Friday, October 9, 2020

Frankenstein by Mary Shelley


October is the perfect time for spooky reads, so I wisely saved Frankenstein for this month. It's one of my favorite classics and I've read it a handful of times over the years. I've never blogged about it here though, so I decided to include it in my Then Versus Now Challenge. I'll be comparing it with another Mary Shelley novel (The Last Man) later on in the month. Now, I know what you're thinking - Mary Shelley wrote another novel? She did, in fact. She published somewhere in the neighborhood of seven fiction novels and did some travel writing and poetry editing as well. Frankenstein is by far her most famous and well-known work though, and the impact it's had on the world of horror and science fiction is incredible. Everyone, even people who have never read the novel, have a basic idea of what it's about, and new adaptations of the story continue to come out year after year. It's one of those larger than life novels that has grown to be more than just its 200 pages.

The plot of the novel concerns Victor Frankenstein, a brilliant young scientist who manages to discover the secret of how to create a living being while attending university. He becomes obsessed with the idea of actually creating life and works feverishly on constructing a man. He succeeds in doing this, but once his creature takes its first breath, he is immediately horrified by what he has done. The creature repulses him, with its large proportions and garish facial features and he immediately abandons it. 

The creature, who remains unnamed, goes out into the world alone and manages to educate himself. His unnatural appearance causes everyone to shun him, so he has to live in isolation, learning skills like reading and speaking by spying on others. Once he has learned enough about society to understand that he can never really participate in it, he becomes enraged at his abandonment. Eventually, he tracks his creator down and asks him to build a mate for him. Victor at first agrees to his request, but later finds that he can't in good conscience release another monster into the world. His change of heart enrages the creature, who embarks on a quest of revenge that threatens everyone Frankenstein holds dear. Realizing his creation must be stopped, Victor embarks on a quest to destroy his monster at all costs. 

One of the best things about Frankenstein is how deep it is. This isn't just a scary story about a monster; in fact, its exploration of morals and ethics is a more prominent feature of the text than its horror elements. The book raises a lot of complex questions. For example, Is it possible to take scientific discovery too far? Should some theories be left untested? Is Victor solely responsible for the actions of his creation, or is the monster, once educated, responsible for himself? Did Victor have a duty to create a mate for the creature to save his family, or was he right to abandon that plan? If he killed his creation, would it be murder? This is a fun book to discuss with other readers, because different opinions will inevitably prevail. Myself, I can't help but side with the monster most of the time. I don't condone his violence, but I understand his anguish. Shelley did an excellent job creating a sympathetic antagonist in him. He is an interesting character, with layers of feelings and motivations.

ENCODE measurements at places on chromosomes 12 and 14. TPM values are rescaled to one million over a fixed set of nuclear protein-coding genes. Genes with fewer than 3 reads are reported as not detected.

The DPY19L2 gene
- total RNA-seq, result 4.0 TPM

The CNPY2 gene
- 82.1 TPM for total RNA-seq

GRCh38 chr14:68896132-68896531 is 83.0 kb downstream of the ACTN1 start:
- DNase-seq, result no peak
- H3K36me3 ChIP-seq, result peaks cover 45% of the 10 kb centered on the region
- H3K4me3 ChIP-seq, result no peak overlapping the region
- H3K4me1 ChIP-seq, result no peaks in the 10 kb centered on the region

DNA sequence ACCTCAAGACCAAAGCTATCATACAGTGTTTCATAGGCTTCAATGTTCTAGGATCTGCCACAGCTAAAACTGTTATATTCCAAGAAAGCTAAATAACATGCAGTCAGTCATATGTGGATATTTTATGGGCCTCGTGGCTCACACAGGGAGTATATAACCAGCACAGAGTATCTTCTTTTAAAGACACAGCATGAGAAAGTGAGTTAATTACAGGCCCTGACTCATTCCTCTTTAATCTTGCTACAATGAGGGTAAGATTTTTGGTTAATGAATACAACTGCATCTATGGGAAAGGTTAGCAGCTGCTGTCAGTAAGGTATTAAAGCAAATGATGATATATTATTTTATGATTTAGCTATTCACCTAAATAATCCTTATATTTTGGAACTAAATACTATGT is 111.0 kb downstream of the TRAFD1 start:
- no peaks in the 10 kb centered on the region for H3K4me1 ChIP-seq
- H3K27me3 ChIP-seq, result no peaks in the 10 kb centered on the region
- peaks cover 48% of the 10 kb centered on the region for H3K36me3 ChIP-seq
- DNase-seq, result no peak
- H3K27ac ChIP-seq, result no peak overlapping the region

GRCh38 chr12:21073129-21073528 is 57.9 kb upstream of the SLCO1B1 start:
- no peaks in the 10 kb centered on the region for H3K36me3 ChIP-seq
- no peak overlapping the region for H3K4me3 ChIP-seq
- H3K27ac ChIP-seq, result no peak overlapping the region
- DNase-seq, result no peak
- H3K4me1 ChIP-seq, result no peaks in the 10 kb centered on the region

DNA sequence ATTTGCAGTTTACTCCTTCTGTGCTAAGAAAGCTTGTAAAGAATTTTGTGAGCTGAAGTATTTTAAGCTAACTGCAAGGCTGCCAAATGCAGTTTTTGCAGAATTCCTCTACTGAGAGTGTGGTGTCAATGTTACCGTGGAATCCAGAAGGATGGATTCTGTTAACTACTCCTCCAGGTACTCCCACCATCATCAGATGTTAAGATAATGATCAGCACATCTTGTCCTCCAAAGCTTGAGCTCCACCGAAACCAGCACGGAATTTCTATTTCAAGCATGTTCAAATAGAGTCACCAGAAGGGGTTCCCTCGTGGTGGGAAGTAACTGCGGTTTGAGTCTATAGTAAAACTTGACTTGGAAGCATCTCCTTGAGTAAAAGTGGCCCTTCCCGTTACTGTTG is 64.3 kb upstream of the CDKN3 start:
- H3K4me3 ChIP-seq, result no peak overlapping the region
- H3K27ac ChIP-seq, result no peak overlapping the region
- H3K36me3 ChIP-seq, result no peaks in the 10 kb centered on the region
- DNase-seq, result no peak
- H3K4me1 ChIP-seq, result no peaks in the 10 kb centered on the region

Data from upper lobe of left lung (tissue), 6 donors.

Another strength of this novel is its atmosphere. From the picturesque mountains of Geneva to the desolate Arctic glaciers, Mary Shelley presents a rich world that perfectly suits her dark story. Her description of the monster is very creepy as well. Frankenstein tried to create him to be beautiful, but he soon discovers the the large, long proportions he chose, flowing black hair, and stretched skin are monstrous when brought to life. He has the shape of a human, but there is enough that is off about him to make everyone that sees him recoil in horror. Imagining what this would look like is great fun and gives the story a truly dark mood. While there aren't a lot of flashy action sequences here, Shelley is very effective at building a quieter kind of horror that grows and grows throughout the novel. The suspense is terrific and I was totally engaged in the story, even though I have read it several times before.

There is one element of the story that does bother me, however - Victor's near-constant fits of nerves and fainting spells. There are several sections of the story in which his guilty conscience and grief leave him in a coma-like state. He is laid up in bed for weeks at a time, with friends, family members, and even strangers dropping everything to sit at his bedside. I assume that Shelley was trying to get across the extreme horror and guilt he felt, and nervous illnesses are a common element in novels from this time period, but the repetition grew boring and broke the flow of the story. Ultimately though, this is a small issue and doesn't detract too much from the overall quality of the novel.

So, I really ended up enjoying my reread of Frankenstein. It remains one of my favorite creepy classics. Its subtle horror and dark plot make it the perfect October read, and its intellectual elements make it a thought-provoking one as well. I'm really interested to try another Mary Shelley novel next and see if I will discover another favorite.

Challenge Tally
Then vs. Now: 20/27

Total Books Read in 2020: 70


  1. I adore this novel too! Have you read Romantic Outlaws by Charlotte Gordon? RECOMMENDED.

    1. I haven't read that one - I haven't even heard of it before. Thanks for the recommendation!


So, what do you think?